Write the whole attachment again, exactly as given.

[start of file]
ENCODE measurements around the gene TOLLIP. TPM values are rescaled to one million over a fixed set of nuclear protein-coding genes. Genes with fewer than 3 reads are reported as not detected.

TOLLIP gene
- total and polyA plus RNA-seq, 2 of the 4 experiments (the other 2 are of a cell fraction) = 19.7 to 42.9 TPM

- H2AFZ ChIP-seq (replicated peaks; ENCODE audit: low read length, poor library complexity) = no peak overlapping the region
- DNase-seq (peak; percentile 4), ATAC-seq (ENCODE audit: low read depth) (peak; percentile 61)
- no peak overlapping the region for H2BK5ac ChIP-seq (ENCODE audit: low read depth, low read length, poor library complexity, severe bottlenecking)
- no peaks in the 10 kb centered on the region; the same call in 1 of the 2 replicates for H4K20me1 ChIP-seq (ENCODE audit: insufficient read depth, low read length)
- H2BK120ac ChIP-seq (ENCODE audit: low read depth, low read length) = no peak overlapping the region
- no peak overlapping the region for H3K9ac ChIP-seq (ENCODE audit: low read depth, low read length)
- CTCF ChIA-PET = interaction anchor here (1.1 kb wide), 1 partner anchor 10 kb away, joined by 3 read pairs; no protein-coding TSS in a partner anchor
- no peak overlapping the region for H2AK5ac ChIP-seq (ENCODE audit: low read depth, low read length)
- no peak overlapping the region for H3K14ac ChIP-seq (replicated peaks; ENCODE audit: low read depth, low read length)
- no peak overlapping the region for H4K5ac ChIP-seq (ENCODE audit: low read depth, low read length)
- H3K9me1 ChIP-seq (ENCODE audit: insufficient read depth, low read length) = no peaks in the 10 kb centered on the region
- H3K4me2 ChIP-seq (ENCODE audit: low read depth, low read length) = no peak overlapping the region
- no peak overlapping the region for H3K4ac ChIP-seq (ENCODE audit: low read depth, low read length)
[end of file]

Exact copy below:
ENCODE measurements around the gene TOLLIP. TPM values are rescaled to one million over a fixed set of nuclear protein-coding genes. Genes with fewer than 3 reads are reported as not detected.

TOLLIP gene
- total and polyA plus RNA-seq, 2 of the 4 experiments (the other 2 are of a cell fraction) = 19.7 to 42.9 TPM

- H2AFZ ChIP-seq (replicated peaks; ENCODE audit: low read length, poor library complexity) = no peak overlapping the region
- DNase-seq (peak; percentile 4), ATAC-seq (ENCODE audit: low read depth) (peak; percentile 61)
- no peak overlapping the region for H2BK5ac ChIP-seq (ENCODE audit: low read depth, low read length, poor library complexity, severe bottlenecking)
- no peaks in the 10 kb centered on the region; the same call in 1 of the 2 replicates for H4K20me1 ChIP-seq (ENCODE audit: insufficient read depth, low read length)
- H2BK120ac ChIP-seq (ENCODE audit: low read depth, low read length) = no peak overlapping the region
- no peak overlapping the region for H3K9ac ChIP-seq (ENCODE audit: low read depth, low read length)
- CTCF ChIA-PET = interaction anchor here (1.1 kb wide), 1 partner anchor 10 kb away, joined by 3 read pairs; no protein-coding TSS in a partner anchor
- no peak overlapping the region for H2AK5ac ChIP-seq (ENCODE audit: low read depth, low read length)
- no peak overlapping the region for H3K14ac ChIP-seq (replicated peaks; ENCODE audit: low read depth, low read length)
- no peak overlapping the region for H4K5ac ChIP-seq (ENCODE audit: low read depth, low read length)
- H3K9me1 ChIP-seq (ENCODE audit: insufficient read depth, low read length) = no peaks in the 10 kb centered on the region
- H3K4me2 ChIP-seq (ENCODE audit: low read depth, low read length) = no peak overlapping the region
- no peak overlapping the region for H3K4ac ChIP-seq (ENCODE audit: low read depth, low read length)